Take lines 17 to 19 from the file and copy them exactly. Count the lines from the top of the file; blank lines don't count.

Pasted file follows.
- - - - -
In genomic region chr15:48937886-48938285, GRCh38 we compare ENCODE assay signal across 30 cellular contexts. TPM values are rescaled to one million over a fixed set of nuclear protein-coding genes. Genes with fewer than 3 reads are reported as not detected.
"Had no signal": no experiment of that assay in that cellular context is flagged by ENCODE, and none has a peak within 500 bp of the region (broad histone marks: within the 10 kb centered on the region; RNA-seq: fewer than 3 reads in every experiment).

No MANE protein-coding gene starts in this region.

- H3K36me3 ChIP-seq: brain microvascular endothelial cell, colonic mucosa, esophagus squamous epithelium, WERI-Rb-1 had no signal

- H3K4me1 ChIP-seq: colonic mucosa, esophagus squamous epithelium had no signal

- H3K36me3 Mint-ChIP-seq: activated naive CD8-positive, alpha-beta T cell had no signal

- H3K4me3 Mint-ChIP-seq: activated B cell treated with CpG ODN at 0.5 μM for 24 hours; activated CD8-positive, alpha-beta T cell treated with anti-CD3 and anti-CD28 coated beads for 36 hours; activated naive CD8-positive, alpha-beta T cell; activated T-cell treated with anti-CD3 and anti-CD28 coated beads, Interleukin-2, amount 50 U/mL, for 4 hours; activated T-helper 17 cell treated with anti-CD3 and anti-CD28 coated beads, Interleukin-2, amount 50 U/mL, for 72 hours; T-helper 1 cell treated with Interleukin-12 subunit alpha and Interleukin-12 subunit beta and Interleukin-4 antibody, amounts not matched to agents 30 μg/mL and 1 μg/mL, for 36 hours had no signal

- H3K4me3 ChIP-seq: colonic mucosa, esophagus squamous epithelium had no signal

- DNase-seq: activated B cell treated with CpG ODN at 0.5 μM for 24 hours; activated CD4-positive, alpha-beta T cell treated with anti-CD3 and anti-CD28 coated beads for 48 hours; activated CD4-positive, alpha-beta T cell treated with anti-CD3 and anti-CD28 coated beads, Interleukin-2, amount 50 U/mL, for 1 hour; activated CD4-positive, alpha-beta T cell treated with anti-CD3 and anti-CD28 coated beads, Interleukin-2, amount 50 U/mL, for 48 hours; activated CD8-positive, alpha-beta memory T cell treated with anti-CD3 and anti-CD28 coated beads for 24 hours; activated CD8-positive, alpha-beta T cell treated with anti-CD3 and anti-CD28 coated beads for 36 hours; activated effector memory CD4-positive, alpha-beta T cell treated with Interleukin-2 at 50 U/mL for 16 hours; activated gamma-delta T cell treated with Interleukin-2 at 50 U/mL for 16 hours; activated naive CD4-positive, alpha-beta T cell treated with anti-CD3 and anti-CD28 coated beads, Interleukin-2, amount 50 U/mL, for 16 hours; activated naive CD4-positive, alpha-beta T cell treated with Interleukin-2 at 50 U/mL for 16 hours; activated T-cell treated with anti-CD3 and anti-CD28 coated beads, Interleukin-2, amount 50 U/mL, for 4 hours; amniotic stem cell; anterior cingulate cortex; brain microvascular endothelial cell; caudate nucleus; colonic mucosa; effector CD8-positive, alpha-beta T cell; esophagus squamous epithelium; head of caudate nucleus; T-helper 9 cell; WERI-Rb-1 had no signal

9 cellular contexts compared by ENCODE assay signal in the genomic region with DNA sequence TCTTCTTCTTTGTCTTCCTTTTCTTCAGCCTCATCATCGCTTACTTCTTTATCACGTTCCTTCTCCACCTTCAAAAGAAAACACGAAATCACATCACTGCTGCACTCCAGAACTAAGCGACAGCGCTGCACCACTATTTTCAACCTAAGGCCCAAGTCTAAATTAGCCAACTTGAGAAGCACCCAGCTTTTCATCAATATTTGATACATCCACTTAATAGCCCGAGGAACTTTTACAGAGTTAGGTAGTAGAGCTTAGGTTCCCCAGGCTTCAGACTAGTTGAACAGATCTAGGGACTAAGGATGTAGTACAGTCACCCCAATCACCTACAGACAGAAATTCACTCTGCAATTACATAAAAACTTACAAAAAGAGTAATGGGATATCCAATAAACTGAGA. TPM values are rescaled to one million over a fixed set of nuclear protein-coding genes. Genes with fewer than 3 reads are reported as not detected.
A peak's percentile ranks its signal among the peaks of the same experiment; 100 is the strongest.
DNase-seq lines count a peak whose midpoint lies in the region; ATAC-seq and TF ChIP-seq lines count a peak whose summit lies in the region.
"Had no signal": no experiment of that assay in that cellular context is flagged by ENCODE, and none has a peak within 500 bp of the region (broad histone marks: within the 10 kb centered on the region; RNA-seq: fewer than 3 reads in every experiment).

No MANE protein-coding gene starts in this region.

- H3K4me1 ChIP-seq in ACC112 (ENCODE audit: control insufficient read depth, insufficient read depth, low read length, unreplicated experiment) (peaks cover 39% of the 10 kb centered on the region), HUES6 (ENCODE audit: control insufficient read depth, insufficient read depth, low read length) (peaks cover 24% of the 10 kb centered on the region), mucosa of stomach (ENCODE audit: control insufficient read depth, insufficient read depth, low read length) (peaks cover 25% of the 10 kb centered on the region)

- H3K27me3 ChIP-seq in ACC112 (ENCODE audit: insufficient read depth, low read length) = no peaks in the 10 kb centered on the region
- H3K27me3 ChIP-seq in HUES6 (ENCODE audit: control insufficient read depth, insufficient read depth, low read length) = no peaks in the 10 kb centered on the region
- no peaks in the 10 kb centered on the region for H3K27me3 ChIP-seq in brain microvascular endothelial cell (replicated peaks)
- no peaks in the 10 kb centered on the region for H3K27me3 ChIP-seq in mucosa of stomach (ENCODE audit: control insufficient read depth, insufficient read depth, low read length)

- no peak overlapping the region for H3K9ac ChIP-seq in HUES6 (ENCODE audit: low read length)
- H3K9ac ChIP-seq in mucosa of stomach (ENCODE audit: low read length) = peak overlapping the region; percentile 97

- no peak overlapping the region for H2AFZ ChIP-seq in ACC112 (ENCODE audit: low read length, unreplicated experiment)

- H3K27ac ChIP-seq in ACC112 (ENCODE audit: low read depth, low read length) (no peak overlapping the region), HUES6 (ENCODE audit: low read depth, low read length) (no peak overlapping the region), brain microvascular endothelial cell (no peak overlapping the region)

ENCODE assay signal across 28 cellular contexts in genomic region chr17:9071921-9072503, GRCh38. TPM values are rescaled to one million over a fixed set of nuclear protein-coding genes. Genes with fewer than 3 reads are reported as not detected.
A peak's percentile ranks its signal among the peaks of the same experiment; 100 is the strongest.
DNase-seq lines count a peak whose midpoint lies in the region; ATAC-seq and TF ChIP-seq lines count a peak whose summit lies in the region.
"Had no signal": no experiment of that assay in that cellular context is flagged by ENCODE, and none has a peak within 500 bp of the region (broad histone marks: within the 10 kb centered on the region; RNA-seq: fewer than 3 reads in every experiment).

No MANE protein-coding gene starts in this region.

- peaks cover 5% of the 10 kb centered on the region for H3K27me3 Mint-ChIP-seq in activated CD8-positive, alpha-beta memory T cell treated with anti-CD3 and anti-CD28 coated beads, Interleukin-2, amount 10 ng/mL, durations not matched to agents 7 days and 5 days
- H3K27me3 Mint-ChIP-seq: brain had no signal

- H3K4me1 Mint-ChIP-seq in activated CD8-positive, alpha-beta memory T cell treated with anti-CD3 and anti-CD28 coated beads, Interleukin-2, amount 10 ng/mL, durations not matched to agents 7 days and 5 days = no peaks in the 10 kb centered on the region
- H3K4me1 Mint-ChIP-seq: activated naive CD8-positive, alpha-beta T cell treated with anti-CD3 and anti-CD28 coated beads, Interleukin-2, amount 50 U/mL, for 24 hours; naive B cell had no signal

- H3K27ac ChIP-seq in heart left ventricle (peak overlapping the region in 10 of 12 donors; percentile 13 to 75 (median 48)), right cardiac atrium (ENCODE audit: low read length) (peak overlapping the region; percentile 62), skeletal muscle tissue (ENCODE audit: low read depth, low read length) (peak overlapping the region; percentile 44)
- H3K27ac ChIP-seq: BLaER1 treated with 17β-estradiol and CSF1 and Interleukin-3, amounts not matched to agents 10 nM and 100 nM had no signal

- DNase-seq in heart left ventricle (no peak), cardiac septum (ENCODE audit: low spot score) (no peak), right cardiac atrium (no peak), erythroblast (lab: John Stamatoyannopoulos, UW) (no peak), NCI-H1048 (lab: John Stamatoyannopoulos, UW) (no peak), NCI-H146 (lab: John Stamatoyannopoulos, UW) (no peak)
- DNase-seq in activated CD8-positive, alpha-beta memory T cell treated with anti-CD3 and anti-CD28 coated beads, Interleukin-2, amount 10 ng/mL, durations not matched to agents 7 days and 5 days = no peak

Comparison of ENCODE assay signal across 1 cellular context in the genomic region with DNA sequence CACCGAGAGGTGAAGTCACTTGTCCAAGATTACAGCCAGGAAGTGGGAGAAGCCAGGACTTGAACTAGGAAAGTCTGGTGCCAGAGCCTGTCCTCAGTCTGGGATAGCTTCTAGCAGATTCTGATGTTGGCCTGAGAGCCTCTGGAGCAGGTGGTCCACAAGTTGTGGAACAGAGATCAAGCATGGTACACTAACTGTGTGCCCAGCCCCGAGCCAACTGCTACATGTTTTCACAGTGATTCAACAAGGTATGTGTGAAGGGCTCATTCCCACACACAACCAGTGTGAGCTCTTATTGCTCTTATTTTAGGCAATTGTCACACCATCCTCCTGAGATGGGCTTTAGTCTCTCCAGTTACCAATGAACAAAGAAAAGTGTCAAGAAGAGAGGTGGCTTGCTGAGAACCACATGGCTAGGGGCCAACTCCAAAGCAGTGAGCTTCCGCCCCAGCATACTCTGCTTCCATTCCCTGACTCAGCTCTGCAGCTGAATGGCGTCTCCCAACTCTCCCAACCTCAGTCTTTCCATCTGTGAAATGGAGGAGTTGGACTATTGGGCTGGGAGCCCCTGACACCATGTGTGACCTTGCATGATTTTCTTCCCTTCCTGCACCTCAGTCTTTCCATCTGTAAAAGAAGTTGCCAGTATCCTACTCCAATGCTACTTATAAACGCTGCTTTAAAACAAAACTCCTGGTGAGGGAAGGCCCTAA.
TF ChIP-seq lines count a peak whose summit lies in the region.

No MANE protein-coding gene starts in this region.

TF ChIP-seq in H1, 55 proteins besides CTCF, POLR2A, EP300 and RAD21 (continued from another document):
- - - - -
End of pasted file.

- H3K27me3 ChIP-seq in HUES6 (ENCODE audit: control insufficient read depth, insufficient read depth, low read length) = no peaks in the 10 kb centered on the region
- no peaks in the 10 kb centered on the region for H3K27me3 ChIP-seq in brain microvascular endothelial cell (replicated peaks)
- no peaks in the 10 kb centered on the region for H3K27me3 ChIP-seq in mucosa of stomach (ENCODE audit: control insufficient read depth, insufficient read depth, low read length)